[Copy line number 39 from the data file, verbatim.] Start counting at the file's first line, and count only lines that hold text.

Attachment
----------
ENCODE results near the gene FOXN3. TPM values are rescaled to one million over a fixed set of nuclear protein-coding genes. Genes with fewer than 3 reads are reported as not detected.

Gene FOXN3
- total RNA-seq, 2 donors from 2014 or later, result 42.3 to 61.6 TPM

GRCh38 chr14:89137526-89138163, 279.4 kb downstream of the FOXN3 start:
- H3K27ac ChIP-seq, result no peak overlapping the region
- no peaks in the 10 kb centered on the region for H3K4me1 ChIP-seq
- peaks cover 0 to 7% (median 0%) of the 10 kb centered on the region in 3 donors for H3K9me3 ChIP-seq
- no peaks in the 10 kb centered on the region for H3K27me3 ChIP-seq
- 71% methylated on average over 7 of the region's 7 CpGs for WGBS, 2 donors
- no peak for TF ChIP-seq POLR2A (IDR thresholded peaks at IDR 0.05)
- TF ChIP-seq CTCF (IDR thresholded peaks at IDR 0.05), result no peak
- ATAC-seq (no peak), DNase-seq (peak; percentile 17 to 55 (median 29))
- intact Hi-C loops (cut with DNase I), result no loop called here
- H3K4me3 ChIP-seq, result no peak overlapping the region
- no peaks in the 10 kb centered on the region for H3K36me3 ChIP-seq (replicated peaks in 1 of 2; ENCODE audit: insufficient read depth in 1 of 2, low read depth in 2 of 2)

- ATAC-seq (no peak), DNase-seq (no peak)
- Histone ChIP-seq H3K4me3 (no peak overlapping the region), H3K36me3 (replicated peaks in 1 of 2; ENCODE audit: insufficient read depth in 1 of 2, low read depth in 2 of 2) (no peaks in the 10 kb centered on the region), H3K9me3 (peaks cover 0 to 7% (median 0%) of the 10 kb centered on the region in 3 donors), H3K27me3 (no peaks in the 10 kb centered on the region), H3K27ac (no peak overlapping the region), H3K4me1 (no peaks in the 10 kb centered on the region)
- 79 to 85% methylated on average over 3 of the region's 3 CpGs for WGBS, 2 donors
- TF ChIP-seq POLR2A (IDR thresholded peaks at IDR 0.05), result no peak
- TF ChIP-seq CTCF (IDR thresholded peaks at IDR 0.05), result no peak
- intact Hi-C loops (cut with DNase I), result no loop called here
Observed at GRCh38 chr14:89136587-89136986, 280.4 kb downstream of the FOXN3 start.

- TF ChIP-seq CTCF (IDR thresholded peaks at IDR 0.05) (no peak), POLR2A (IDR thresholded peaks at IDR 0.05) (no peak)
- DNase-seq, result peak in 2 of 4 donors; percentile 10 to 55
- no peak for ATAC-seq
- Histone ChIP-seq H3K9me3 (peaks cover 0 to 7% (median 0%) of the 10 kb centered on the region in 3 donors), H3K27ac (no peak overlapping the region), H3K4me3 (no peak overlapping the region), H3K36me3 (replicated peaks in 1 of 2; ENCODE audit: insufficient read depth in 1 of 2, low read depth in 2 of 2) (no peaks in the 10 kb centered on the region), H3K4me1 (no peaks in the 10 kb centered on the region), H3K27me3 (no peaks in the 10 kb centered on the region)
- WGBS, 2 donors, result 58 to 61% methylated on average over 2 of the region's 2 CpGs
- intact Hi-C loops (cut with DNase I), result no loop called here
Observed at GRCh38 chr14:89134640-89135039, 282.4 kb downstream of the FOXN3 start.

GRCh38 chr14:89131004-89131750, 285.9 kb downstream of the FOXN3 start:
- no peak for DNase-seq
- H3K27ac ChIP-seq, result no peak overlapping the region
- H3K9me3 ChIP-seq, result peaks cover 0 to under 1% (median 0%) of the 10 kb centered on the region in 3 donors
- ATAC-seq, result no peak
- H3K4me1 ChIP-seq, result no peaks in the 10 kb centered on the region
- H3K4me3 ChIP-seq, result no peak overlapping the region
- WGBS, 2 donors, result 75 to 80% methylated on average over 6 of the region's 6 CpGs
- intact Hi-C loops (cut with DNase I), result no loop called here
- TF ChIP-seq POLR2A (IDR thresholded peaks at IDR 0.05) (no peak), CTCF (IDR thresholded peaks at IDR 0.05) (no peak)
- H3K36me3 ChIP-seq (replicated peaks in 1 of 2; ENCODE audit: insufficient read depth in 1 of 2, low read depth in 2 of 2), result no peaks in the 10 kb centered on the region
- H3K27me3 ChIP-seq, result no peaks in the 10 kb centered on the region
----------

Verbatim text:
- TF ChIP-seq POLR2A (IDR thresholded peaks at IDR 0.05) (no peak), CTCF (IDR thresholded peaks at IDR 0.05) (no peak)